“...I didn’t care about the main character until I found an easter egg from the author's previous work. I think as a novel that’s supposed to be a standalone the main character should have made me feel connected or care without making that connection. I want to judge this book as if I’ve never read anything else by this author. The second issue I had was after the halfway point in the book there is so much action going on that I was lost through most of it and it made me feel disinterested in the story. Lastly, the monster’s description took me out of a serious scene. I dunno if it was to bring levity to a horrific situation but it didn’t work for me. Let me be emotional or scared for a minute without bringing in humor.” - @n0vel.id3a

“Dust is a hoot! I really had a good time with this read, and as far as entertainment value goes I’ll place it behind Young’s Magpie Coffin (who sets the bar pretty high) and just a little above Ennenbach’s fun Hunger on the Chisholm Trail.” - @zakk.madness

"I wasn’t really emotionally connected with any of the characters, and found myself skimming until I got to the gory parts. My favorite character is probably the lead James Dee (a grizzled Clint Eastwood type), who wields some pretty awesome magical powers, and the most problematic character is Denarius, who is written in a way that made me uncomfortable

Still, there’s a lot of fun to be had here. The violence is gleefully gratuitous and abundant, and the creature design of the horrors found in Dust are very interesting and vividly graphic. When I just let go of all pretense and saw this for the schlocky tale it is I was able to find a good deal of enjoyment (just think of it as a sleazy B-movie or ultra-violent video game and you're good) I'm down for anything that riffs on the Lovecraft mythos, so that was an immediate plus for me. Some bloody good times to be had under the old-world Western sun."- @reading.vicariously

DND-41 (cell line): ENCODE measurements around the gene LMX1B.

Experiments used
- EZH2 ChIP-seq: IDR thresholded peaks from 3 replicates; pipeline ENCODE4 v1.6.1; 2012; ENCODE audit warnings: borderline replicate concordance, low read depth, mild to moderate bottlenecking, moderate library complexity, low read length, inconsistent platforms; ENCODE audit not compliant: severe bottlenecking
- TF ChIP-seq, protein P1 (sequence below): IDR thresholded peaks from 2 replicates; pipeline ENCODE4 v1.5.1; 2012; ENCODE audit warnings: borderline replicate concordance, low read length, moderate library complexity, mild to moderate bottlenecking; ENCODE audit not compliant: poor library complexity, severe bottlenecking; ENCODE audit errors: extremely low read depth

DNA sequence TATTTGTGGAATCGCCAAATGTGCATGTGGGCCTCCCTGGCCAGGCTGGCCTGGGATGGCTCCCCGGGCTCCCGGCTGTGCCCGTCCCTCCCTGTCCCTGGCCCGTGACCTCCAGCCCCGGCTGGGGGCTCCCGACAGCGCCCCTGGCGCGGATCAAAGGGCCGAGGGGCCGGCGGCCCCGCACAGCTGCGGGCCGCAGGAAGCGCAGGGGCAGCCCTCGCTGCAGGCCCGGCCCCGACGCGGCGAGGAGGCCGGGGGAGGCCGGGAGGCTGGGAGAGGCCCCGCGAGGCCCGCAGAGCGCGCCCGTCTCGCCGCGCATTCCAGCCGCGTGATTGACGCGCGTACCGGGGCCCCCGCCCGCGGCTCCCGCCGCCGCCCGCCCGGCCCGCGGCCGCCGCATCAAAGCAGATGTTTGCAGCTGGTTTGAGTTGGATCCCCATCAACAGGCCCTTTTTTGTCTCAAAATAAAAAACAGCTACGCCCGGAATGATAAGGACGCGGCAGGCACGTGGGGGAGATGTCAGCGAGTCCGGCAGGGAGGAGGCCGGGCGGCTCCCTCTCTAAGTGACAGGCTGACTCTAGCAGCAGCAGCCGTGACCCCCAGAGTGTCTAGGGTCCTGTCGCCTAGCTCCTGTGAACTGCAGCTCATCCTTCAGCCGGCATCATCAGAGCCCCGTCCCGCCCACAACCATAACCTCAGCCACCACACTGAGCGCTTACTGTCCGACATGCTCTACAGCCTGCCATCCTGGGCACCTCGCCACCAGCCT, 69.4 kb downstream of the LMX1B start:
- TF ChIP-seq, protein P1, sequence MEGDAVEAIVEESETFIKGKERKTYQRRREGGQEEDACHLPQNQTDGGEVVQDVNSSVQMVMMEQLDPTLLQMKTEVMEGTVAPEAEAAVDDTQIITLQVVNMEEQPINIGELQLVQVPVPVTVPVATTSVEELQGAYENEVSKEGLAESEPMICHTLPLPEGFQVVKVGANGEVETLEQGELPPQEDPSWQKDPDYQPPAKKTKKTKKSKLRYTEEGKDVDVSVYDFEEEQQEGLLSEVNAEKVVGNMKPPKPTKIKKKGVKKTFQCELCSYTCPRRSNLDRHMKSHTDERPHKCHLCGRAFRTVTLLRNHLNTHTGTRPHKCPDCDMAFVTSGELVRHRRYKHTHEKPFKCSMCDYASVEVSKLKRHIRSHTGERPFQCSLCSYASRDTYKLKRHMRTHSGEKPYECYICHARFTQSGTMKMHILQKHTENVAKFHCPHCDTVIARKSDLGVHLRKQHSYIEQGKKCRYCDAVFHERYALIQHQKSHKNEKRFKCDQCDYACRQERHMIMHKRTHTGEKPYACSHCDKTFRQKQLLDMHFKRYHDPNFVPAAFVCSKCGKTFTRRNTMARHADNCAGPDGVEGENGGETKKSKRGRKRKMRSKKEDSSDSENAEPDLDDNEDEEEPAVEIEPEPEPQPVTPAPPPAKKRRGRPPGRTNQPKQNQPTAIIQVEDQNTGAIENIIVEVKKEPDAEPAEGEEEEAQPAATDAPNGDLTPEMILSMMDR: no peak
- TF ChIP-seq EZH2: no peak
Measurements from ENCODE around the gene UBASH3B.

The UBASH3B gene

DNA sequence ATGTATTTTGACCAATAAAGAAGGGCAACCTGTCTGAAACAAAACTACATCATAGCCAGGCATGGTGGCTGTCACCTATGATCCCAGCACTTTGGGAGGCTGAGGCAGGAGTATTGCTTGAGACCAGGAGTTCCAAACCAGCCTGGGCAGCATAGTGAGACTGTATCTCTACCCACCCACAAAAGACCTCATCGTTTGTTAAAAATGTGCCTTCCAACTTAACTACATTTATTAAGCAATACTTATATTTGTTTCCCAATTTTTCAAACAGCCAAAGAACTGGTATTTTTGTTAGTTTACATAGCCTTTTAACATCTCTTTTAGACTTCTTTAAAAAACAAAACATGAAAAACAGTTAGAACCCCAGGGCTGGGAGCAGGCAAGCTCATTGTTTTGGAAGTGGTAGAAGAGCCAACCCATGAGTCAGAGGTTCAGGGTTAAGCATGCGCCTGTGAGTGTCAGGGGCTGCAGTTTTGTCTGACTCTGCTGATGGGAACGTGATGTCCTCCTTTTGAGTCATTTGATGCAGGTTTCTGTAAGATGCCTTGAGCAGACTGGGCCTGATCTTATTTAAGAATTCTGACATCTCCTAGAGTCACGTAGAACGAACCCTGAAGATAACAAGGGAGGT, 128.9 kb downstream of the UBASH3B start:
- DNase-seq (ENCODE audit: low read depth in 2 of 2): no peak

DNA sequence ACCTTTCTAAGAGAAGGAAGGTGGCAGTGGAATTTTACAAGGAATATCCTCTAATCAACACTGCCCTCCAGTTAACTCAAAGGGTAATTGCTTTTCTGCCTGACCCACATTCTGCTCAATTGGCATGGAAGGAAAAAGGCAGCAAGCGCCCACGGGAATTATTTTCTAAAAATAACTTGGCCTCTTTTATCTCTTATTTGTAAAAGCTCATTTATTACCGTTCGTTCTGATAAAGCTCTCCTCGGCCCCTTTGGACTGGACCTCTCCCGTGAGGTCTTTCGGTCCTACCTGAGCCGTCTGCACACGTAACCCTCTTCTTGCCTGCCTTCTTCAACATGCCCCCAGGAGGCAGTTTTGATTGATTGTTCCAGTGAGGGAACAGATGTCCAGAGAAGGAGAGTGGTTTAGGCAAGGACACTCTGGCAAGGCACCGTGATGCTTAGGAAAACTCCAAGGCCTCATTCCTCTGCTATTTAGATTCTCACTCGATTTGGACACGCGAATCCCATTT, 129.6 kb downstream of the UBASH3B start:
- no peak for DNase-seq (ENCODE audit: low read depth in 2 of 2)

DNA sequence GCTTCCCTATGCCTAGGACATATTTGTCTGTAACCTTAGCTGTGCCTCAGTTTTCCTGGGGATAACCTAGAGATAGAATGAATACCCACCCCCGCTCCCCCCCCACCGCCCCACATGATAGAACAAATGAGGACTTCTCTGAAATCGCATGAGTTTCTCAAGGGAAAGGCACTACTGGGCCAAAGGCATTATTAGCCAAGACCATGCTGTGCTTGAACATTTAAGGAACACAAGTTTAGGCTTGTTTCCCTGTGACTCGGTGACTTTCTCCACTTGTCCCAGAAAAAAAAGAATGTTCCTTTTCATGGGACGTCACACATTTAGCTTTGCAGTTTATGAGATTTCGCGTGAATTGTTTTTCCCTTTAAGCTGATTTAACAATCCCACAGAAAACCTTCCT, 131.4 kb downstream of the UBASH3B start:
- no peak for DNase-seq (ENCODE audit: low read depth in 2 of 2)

“Chris Miller’s novella packs so much lore and action into a short amount of time - I was left with that feeling when you watch a weaker Superhero origin story. You know there’s good stuff coming down the line, but you also recognize that the emptiness you just watched is only there to help establish something better in the future.

I know this isn’t the end of this universe, but Miller is going to need a “Thanos” to keep me invested in future offerings.” -@thehorrorhypothesis 

"What we have in book 3 of this epic series is a damn fine piece of horror western. Aside from the lack of character development, this was the most fun I’ve had with the series so far. Highly recommend this one to fans of horror, cosmic horror, time travel, old gods. You name it." @steelrainreviews

“Overall, I found Dust to an exciting and entertaining entry into the 'splatter western' line of stories. I especially liked the callbacks and references to The Hunger on the Chisholm Trail that made this book feel like more of a direct sequel. If you're a fan of cosmic horror, you will find Dust by Chris Miller to be a worthwhile choice to add to your shelf.” -@teamredmon

“This book felt like the author outlined a killer idea for a short story when he was writing it but ended up needing more scenes that he threw in hastily and haphazardly. There were some scenes that were well written with great descriptions. Then there were scenes that were choppy and felt like they were rushed last-minute additions.

The dialogue is a little too cliche for me. It often seemed inspired by one too many 1960s made for tv westerns.

I’m giving this one 2 stars. I think it was exciting, but sometimes that excitement muddled the storyline.

Overall, I think with a few more pages and a little more time to really work on a few rushed scenes, this book could be cool.” -@pageandparlor 

The Worms are happy to include Brad Proctor's review of DUST. Brad is a genre-buff BookTuber and we recommend you like & subscribe!